Greenville, NC 27858-4353
EAST CAROLINA UNIVERSITY
COLLEGE OF HEALTH AND HUMAN PERFORMANCE
DEPARTMENT OF RECREATION AND LEISURE STUDIES
POSITION VACANCY: OPEN RANK POSITION IN RECREATIONAL THERAPY
A nine month, tenure track position in the Recreational Therapy program of the Department of Recreation and Leisure Studies within the College of Health and Human Performance effective August 18, 2008.
Teach in the graduate and undergraduate Recreational Therapy degree programs, distance education courses, and in the professional core. Contribute to the advancement and promotion of Recreational Therapy degree programs, supervise Recreational Therapy student field experiences, advise students on academic procedures and career goals, and assist in maintaining ties with therapeutic and rehabilitation agencies. Contribute a program of externally funded scholarly research to support the continued development of the masters in RT and planned interdisciplinary Ph.D. program. Participate in research/creative activity and scholarly publication. Provide service to the university, community, and profession.
Doctoral degree required with at least one degree in Therapeutic Recreation/Recreational Therapy. Strong professional practitioner experience and NCTRC certification as CTRS required. Applicant must obtain licensure as a Licensed Recreational Therapist in North Carolina upon employment. Demonstrated record of teaching effectiveness, research, and publication required. The ideal candidate will complement at least one program area including: aquatic therapy, psychophysiology, gerontology, mental health, adapted sports, or youth development.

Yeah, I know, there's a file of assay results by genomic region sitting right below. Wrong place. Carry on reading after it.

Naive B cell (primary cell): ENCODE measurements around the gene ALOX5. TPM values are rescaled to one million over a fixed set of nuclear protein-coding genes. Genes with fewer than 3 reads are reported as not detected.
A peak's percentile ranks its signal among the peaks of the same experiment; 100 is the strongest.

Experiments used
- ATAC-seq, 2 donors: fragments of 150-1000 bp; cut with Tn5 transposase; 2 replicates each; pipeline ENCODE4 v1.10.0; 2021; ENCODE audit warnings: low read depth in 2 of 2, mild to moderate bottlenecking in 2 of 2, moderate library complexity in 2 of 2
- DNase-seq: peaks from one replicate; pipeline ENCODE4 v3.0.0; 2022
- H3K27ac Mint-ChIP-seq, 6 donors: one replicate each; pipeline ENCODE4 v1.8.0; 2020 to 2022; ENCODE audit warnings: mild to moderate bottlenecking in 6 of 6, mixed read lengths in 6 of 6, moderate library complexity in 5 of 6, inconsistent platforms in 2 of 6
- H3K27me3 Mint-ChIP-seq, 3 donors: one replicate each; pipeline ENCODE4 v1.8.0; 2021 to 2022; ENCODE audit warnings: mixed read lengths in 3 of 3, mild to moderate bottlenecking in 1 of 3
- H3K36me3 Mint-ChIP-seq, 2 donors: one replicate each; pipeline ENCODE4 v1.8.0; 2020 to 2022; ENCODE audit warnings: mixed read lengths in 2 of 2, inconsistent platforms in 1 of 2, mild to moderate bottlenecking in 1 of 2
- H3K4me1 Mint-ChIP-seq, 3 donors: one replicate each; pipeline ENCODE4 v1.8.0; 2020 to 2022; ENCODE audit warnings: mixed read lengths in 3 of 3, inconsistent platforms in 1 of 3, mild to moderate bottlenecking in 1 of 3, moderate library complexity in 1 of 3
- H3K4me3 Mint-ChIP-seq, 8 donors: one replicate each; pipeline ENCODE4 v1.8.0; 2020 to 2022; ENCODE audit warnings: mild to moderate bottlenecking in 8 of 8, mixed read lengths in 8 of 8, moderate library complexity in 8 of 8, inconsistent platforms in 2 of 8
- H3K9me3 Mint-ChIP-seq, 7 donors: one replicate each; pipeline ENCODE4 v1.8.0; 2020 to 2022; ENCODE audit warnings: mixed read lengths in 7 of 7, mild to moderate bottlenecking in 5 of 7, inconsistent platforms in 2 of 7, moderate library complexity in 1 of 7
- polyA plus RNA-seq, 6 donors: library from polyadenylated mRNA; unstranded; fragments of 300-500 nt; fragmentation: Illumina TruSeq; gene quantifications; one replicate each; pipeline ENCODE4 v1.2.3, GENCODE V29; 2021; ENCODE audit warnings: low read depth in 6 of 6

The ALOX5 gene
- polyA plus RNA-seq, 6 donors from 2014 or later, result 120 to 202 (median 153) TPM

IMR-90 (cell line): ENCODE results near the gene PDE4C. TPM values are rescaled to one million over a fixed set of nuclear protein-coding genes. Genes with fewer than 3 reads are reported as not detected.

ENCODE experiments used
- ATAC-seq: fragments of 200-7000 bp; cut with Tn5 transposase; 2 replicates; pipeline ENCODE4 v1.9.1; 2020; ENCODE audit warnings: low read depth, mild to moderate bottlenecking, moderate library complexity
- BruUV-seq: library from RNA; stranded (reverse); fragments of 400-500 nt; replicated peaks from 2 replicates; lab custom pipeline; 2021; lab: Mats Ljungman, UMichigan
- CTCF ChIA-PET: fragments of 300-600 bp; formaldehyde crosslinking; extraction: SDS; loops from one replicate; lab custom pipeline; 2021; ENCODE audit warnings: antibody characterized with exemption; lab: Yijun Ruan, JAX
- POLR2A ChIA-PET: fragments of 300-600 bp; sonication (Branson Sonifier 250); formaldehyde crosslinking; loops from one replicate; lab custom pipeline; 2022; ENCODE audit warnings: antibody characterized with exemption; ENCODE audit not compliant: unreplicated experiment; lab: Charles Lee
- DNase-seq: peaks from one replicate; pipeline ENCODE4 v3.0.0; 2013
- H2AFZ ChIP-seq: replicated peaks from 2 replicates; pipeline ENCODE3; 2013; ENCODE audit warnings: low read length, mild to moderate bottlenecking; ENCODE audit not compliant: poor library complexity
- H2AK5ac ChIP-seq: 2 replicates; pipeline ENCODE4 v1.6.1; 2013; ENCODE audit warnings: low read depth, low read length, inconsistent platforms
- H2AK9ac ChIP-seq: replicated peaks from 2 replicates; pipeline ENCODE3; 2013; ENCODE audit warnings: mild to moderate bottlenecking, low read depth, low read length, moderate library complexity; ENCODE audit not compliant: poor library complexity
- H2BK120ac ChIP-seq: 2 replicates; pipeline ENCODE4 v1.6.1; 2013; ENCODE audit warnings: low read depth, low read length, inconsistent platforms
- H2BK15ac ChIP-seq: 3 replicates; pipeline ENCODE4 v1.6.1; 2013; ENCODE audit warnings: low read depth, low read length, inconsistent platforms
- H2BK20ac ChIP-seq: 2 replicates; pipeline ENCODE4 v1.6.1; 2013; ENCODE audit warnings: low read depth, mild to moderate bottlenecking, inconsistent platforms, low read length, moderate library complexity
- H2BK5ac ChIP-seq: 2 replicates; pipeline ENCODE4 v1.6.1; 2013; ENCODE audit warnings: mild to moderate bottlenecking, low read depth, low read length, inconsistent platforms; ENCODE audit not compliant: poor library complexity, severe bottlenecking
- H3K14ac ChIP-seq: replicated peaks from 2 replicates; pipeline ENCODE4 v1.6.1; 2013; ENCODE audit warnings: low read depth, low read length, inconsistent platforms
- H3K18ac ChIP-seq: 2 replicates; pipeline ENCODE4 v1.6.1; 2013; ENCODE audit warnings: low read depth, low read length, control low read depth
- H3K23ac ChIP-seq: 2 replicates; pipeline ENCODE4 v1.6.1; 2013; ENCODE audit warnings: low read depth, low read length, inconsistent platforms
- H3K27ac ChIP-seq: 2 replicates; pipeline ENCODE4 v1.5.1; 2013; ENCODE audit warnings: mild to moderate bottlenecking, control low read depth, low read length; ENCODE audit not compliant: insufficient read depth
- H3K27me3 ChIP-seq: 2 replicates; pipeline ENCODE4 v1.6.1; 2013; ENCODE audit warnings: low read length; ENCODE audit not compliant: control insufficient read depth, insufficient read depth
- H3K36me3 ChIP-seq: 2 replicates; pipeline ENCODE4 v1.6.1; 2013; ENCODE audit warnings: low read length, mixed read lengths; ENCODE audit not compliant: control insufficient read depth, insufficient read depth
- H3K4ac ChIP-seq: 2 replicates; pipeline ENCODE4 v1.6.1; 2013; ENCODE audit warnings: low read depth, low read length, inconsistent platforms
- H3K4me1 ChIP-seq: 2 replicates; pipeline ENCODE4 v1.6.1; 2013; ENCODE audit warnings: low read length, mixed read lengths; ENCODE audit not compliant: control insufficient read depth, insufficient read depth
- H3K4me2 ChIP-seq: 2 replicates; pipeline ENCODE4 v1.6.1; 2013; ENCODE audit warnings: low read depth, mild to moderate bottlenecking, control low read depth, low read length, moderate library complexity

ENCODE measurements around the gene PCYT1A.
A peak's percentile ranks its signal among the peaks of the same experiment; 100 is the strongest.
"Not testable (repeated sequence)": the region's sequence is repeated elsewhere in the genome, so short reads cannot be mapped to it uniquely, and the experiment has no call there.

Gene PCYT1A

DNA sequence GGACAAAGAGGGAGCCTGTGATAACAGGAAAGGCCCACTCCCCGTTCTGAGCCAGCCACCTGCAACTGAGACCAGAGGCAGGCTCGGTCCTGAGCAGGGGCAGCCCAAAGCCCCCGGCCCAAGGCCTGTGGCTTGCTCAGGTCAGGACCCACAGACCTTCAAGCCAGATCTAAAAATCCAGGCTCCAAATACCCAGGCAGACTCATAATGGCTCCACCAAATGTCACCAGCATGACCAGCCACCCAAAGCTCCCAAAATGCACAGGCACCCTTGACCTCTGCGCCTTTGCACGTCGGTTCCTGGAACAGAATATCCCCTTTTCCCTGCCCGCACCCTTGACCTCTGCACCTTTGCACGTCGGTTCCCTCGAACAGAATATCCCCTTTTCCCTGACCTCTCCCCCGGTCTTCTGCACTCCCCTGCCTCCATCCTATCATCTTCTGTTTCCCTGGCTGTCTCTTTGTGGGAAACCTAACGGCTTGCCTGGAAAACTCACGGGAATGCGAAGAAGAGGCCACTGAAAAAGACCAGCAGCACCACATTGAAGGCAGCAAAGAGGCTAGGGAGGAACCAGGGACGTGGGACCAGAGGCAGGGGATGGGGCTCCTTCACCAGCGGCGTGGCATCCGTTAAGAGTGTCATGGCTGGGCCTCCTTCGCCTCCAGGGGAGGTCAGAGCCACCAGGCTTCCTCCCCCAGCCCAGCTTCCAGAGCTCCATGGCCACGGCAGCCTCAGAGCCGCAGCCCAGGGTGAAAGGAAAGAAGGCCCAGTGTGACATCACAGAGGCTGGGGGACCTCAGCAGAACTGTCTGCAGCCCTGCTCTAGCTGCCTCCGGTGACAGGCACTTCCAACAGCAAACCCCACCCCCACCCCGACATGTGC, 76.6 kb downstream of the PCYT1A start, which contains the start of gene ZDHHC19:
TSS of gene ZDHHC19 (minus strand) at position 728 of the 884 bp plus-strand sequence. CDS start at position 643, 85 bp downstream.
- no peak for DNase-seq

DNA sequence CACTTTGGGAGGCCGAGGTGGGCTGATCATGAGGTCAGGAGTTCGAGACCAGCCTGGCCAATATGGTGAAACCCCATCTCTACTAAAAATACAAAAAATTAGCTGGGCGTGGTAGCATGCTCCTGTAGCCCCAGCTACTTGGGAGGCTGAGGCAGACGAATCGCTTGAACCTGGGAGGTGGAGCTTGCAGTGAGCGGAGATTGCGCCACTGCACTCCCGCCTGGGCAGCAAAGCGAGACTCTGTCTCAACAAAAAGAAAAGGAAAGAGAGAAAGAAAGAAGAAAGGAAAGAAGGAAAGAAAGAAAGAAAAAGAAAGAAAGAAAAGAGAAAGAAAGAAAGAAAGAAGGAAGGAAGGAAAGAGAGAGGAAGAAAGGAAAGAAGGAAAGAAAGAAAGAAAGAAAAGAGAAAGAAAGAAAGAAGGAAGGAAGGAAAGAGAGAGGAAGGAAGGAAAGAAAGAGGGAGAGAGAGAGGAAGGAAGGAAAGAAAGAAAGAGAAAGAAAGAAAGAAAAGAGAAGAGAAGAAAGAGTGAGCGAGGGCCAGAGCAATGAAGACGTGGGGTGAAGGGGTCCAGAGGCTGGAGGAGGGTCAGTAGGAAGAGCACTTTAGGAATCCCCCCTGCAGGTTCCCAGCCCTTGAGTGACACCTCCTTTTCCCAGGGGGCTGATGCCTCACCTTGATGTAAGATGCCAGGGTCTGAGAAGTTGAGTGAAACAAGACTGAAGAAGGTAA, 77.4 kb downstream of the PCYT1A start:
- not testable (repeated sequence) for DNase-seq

RANK AND SALARY:
Rank and salary commensurate with professional background and experience.
One of three departments within the College of Health and Human Performance, The Department of Recreation and Leisure Studies is comprised of fifteen full-time faculty members including seven Licensed Recreational Therapists/Certified TR Specialists. The NRPA/AALR accredited curriculum has approximately 230 undergraduate majors within the Recreational Therapy and Management of Recreation Facilities and Services degree programs. The masters program offers degrees in Recreational Therapy Administration and Recreation and Leisure Facilities and Services Administration. Please visit www.ecu.edu/rcls.
East Carolina University, the third largest institution in the University of North Carolina System, is located in Greenville, approximately 90 miles east of the Research Triangle Park and 60 miles west of the Outer Banks and coastal resorts. A faculty of over 1,300 guide approximately 25,000 students enrolled in 105 Bachelor, 74 Master, 16 Doctoral, and 1 Medical Professional degree tracks. It is a Carnegie Doctoral Research Intensive university and consists of 12 professional schools, including the recognized Brody School of Medicine.